Choice magazine has named two books published by the University Press of Kentucky (UPK) as Outstanding Academic Titles in its January issue. "After the Dream: Black and White Southerners since 1965" and "How Kentucky Became Southern: A Tale of Outlaws, Horse Thieves, Gamblers, and Breeders," written by UK alumna Maryjean Wall, made the list of titles the publication recommended to its readership.

Choice's "Outstanding Academic Titles, 2011" reveals the best in scholarly titles reviewed by Choice magazine for the year. The honor brings with it extraordinary recognition from the academic library community as more than 35,000 academic librarians, faculty and decision makers use reviews in Choice magazine and from Choice

archaeology students


By Sarah Geegan

Archaeology — a profession that often inspires visions of treasure-hunters, the likes of Indiana Jones and Benjamin Gates from National Treasure — seems somewhat out of place in Kentucky. However, the Kentucky Archaeological Survey (KAS), administered by the UK Department of Anthropology, has put itself on the map in terms of archaeological relevance and success.

KAS, an organization also administered by the Kentucky Heritage Council, serves to provide educational and research assistance, as well as community outreach.Working with schools, museums, historical societies and communities through its many research projects, KAS strives to educate the public regarding Kentucky's rich archaeological history.


Having a Blast: Volcano Demonstrations with Peter Idstein and Students

During the last week of March, 2012, Peter Idstein showed his classes how volcanoes erupt. Since there aren't any in Kentucky, Idstein used trash cans filled with water as the 'volcanoes,' and liquid nitrogen as the catalyst for the eruption. In this podcast, Idstein describes the set-up procedures, students react, and we share some explosive audio!

Idstein's demonstrations were for a course he is teaching, Geology 160:


By Colleen Glenn

Congratulations are in order for graduate student Jonathan Meyer who has been awarded a fellowship to attend The American School of Classical Studies at Athens next year. Meyer, a Master’s student in the UK Classics Department, will spend the 2012-2013 school year in Greece studying the history and culture of ancient Greece and the Hellenic world.

“When I found out that I had won the fellowship, I was thrilled,” said Meyer. “For months I had imagined myself living in Athens and walking daily in the footsteps of Socrates. Now I knew that that dream was about to be realized.”

A student and teacher of Latin, Meyer also specializes in the Greek language and passed examinations in ancient Greek translation and Greek literature as part of the selection process for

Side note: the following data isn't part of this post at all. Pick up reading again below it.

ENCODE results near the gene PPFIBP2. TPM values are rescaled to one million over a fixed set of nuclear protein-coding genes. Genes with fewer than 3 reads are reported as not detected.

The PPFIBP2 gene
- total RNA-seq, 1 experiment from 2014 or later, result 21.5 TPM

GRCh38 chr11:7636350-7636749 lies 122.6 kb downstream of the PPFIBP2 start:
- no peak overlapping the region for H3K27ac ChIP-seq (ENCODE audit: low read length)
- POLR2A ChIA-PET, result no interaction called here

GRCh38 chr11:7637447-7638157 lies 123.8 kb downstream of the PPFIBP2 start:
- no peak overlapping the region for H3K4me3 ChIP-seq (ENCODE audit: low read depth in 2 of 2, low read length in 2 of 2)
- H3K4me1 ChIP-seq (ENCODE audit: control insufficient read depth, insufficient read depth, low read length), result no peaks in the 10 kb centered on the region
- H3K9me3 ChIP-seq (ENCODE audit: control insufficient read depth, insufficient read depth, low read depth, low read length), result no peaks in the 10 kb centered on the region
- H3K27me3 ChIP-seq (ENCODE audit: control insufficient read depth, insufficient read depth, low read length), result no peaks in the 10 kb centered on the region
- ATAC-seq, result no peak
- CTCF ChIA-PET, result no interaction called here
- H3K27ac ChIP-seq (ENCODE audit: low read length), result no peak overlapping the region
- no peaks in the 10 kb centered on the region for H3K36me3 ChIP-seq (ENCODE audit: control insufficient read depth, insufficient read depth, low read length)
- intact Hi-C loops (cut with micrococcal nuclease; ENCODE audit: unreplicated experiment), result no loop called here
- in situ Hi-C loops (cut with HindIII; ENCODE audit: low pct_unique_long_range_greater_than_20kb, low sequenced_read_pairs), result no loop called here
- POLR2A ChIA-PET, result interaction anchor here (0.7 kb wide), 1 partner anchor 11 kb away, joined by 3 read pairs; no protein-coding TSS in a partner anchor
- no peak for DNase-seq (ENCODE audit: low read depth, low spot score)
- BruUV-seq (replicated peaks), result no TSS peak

Date: Monday, April 9, 2012 - 12:00pm to 1:00pm
Location: Student CEnter Room 211

The Division of Classics of the Department of Modern & Classical Languages, Literatures, & Cultures presents "A Questions of Time: Apollonius' Argonautica and the Jubilee of Ptolemy III and Euergetes I", a lecture by Jackie Murray, Assistant Professor of Classics at Skidmore College.

WHEN: Monday April 9, noon

Download the flyer

About the speaker
Prof. Murray's current research focuses on the 3rd-century BCE author Apollonius Rhodius of Alexandria. Apollonius' epic poem, Argonautica, traces the voyage of Jason and the Argonauts in search of the golden fleece.  In the course of the poem, Apollonius is careful to let


Date: Thursday, April 12, 2012 - 7:30pm to 9:00pm
Location: Willian T. Young Library Auditorium

The 2011-2012 Distinguished Professor Lecture will be delivered by Ronald D Eller, a professor of Appalachian Studies and History. His lecture is entitled "Seeking the Good Life in America: Lessons From the Appalachian Past". It will take place in the William T. Young Library Auditorium onThursday, April 12, at 7:30p.m. The event is free and open to the public.

Ron Eller is a professor in the department of History, where he specializes in Appalachian history. In this Dean's Channel video, Professor Eller speaks about his new book, "Uneven Ground: Appalachian Since 1945" and his ties to the Appalachian region.




By Sarah Geegan

The UK American Studies Programthe Graduate School,UK Student Government Association and the English Graduate Student Organization will present "Hawthorne and the State of War," a lecture by Philip Gould from 12:30 - 1:15 p.m. Friday, March 30, in the Niles Gallery.

Gould is professor of English at Brown University and the author of "Covenant and Republic: History Romance and the Politics of Puritanism." His work has also appeared in journals such as "Eighteenth Century Studies," "American Literary History," and "Journal of the Early Republic".

The story of Nathaniel Hawthorne's late career during the U.S. Civil War